You probably know it without even looking at your paycheck stub. But finally, here are the grim numbers in a nutshell.
Over the past decade, premiums for family coverage under employer-sponsored health insurance has climbed 47%, faster than wages (31%) or inflation (19%).
This year, family premiums for employer-sponsored health insurance climbed up 4% to $22,221. But the latest rise was less than the average increase in wages (5%) or inflation (1%), according to the 2021 benchmark Kaiser Family Foundation Employer Health Benefits Survey, released on Nov. 10.
“In a year when the pandemic continued to cause health and economic disruption, there were only modest changes in the cost of employer-provided health benefits,” Gary Claxton, a KFF senior vice president, said in written remarks.
The issue is important in Indiana, which relies heavily on employer-sponsored plans for health care. About 54% of Hoosiers, or 3.5 million people, are insured through employer plans, above the national average of 49%, according to the Kaiser Family Foundation. No surrounding state has a higher reliance on company plans.
Nationally, about 155 million Americans rely on employer-sponsored coverage.
The 194-page report does not break out premiums, deductibles or other information by state.
But earlier this year, Nyhart, an Indianapolis actuarial and employee benefit firm, reported that the average monthly premium for family coverage was $1,946, up less than 1% from a year ago.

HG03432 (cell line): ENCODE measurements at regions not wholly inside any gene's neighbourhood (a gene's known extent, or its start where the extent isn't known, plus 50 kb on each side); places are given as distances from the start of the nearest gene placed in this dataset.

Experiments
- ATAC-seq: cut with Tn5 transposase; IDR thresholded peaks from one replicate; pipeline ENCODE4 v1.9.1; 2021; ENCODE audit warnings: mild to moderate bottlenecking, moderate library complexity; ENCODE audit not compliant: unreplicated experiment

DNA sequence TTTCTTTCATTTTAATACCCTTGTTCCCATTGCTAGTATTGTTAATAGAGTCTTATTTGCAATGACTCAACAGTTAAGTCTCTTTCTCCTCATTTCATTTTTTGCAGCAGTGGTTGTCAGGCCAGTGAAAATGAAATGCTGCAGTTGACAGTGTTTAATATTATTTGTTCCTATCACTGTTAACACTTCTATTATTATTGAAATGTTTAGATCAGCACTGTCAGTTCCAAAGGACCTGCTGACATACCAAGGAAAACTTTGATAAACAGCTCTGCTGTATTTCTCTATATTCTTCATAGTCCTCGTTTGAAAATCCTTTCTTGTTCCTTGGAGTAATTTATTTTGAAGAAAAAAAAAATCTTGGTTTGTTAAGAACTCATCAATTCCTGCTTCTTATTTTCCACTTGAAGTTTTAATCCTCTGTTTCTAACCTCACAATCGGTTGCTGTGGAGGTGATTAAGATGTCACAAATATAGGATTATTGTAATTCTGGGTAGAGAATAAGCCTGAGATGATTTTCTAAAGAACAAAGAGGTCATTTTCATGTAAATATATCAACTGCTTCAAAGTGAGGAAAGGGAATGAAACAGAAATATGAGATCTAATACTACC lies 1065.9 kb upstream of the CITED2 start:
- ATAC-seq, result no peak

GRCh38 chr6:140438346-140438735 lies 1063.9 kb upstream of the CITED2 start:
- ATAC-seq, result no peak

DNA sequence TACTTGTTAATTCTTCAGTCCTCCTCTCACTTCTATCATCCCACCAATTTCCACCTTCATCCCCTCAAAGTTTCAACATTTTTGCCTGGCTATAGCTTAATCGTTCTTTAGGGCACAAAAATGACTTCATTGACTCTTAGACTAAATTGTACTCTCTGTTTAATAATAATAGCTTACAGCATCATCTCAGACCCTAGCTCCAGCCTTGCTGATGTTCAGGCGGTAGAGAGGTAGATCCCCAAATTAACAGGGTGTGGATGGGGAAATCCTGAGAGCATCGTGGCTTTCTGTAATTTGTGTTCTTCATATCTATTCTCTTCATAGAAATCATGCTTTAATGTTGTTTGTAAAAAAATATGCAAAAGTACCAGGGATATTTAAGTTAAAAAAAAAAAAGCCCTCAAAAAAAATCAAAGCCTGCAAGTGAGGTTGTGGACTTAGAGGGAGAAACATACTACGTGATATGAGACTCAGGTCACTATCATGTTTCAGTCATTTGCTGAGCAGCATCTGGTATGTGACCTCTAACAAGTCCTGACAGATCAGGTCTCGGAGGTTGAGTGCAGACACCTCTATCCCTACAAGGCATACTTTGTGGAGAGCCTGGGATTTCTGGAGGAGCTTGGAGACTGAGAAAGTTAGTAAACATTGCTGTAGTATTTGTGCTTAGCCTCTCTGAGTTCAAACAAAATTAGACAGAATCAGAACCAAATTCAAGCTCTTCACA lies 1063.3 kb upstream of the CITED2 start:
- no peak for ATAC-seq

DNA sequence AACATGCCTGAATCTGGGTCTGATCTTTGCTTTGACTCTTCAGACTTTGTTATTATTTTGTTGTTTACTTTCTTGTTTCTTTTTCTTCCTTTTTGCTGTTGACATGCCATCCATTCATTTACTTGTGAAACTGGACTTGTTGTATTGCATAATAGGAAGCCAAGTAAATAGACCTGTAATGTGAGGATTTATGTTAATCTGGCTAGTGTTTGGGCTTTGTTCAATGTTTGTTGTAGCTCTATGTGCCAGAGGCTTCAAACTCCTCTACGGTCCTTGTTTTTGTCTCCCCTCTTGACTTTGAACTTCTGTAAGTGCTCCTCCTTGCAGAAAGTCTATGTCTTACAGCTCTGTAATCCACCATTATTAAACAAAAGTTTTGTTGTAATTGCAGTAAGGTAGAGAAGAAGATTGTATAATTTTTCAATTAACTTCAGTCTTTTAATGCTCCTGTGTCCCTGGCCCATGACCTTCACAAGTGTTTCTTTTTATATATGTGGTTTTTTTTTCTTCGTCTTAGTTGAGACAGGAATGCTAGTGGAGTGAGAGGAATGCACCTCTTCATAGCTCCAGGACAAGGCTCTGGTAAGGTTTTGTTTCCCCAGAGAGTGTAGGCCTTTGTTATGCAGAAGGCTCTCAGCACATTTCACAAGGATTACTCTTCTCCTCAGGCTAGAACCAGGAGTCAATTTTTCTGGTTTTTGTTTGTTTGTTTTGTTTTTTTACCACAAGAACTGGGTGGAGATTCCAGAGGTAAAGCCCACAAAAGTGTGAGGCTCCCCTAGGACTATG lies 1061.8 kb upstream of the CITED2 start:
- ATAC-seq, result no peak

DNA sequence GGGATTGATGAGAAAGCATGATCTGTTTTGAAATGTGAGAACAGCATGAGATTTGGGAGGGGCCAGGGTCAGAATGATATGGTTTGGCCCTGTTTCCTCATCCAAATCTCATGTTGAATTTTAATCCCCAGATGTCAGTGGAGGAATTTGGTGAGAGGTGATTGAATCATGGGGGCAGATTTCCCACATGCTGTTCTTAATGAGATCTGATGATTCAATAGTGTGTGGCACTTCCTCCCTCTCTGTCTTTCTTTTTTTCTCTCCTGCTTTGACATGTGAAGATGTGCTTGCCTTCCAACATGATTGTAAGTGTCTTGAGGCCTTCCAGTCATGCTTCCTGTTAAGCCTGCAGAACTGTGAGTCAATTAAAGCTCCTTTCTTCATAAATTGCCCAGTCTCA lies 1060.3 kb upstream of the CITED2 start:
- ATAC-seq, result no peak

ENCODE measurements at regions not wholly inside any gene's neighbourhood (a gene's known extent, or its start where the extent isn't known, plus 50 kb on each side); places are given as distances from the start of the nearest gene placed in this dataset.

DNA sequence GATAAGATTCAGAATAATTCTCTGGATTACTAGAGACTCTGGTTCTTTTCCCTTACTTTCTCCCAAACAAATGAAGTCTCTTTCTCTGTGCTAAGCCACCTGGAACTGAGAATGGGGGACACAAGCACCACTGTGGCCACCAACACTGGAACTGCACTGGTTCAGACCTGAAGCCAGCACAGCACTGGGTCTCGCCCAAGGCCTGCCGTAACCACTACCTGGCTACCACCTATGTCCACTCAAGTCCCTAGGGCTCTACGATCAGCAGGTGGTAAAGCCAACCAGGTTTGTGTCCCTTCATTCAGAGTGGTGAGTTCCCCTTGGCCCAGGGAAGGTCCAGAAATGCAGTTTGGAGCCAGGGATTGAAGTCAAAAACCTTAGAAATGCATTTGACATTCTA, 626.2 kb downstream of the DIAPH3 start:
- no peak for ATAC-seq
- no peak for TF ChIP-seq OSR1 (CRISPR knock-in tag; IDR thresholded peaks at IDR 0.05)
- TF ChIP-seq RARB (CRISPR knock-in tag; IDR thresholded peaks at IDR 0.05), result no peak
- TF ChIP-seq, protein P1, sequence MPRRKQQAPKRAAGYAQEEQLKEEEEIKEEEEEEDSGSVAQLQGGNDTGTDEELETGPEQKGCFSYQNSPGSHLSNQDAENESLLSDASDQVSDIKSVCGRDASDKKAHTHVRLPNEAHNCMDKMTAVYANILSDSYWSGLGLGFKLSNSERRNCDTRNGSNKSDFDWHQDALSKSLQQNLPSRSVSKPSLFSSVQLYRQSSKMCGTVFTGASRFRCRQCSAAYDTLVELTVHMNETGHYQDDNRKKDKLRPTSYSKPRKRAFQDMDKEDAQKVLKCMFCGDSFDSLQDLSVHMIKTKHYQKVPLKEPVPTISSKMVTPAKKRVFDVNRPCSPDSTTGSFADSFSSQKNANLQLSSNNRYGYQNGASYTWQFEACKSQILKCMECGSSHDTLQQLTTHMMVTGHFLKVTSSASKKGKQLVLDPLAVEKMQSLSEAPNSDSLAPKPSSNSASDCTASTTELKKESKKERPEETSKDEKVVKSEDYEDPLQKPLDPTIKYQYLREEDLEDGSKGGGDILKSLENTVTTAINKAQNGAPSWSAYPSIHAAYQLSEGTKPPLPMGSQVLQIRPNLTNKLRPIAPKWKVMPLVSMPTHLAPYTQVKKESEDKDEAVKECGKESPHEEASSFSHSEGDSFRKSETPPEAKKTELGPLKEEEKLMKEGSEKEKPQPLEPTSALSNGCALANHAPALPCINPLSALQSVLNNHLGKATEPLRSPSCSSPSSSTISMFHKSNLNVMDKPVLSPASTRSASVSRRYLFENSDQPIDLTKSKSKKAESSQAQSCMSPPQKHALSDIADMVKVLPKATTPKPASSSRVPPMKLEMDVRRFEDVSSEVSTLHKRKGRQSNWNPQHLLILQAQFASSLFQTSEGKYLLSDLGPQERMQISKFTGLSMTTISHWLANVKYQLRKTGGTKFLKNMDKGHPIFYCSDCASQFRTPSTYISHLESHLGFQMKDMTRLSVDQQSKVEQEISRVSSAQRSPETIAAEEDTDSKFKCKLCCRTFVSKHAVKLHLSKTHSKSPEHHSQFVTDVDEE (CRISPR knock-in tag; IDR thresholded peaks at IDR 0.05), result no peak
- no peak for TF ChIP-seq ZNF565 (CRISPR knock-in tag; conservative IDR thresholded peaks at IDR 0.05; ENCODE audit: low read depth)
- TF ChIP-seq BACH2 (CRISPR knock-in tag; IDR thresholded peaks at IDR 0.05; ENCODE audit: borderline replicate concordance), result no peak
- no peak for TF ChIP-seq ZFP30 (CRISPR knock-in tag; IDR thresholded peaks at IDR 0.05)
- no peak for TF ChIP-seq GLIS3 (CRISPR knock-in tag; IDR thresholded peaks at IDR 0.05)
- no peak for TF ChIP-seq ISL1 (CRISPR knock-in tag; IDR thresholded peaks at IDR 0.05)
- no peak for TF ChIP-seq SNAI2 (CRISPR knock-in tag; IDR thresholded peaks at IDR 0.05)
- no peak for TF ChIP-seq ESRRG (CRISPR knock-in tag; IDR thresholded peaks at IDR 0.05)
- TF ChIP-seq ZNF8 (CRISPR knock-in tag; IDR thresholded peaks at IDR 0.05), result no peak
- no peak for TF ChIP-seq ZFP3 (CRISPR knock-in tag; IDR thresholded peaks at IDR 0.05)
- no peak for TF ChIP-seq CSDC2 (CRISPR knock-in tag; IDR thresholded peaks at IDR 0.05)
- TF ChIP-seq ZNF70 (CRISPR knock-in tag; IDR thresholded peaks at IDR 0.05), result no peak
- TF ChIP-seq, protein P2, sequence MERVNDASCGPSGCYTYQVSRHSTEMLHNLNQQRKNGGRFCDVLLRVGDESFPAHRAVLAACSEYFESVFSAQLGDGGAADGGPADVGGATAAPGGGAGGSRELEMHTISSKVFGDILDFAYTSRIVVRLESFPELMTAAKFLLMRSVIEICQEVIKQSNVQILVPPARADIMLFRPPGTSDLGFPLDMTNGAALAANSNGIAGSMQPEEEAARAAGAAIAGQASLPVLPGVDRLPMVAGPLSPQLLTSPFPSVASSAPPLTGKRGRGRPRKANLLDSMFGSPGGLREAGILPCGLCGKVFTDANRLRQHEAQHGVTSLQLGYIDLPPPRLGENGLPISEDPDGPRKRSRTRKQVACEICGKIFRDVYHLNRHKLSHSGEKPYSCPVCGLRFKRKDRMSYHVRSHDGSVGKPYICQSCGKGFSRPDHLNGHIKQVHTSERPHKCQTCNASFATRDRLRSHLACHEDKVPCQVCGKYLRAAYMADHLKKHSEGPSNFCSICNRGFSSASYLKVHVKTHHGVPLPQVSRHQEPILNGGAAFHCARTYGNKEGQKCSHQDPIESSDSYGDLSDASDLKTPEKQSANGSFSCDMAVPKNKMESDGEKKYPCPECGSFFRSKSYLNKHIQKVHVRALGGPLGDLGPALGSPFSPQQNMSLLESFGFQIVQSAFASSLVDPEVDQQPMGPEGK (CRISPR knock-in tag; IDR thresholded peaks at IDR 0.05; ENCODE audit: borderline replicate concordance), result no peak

The 2021 Nyhart data includes survey responses from 285 employers from across Indiana and 528 health plans.
Some other national findings from the Kaiser Family Foundation survey:
- Among firms with at least 50 workers that offer health benefits, almost four in 10 report offering more options to their mental health and substance abuse benefits. That includes wider user of telemedicine, an increase in employee assistance programs and increased coverage for out-of-network services.
- More than half (55%) of firms with at least 50 workers say they expanded their wellness programs during the pandemic, including more online counseling services and additional wellness apps.
- About a quarter (27%) of large firms offer retiree health benefits for at least some current workers or retirees. Of these, 89% offer coverage to early retirees (under age 65) and 65% offer coverage to Medicare-age retirees (65 and older).
In a separate report, the Kaiser Family Foundation showed that annual premiums in 2020 under employer-sponsored plans put Indiana in the middle of the pack of neighboring states. Total annual premiums (both the employer and employee contribution) for Indiana were $20,125.
That’s higher than Michigan ($20,008) and Ohio ($20,088), but lower than Illinois ($21,775), Kentucky ($20,396) and the United States average ($20,758).
That’s an improvement from a year earlier, when Indiana’s health care premiums for family coverage higher than any neighboring state.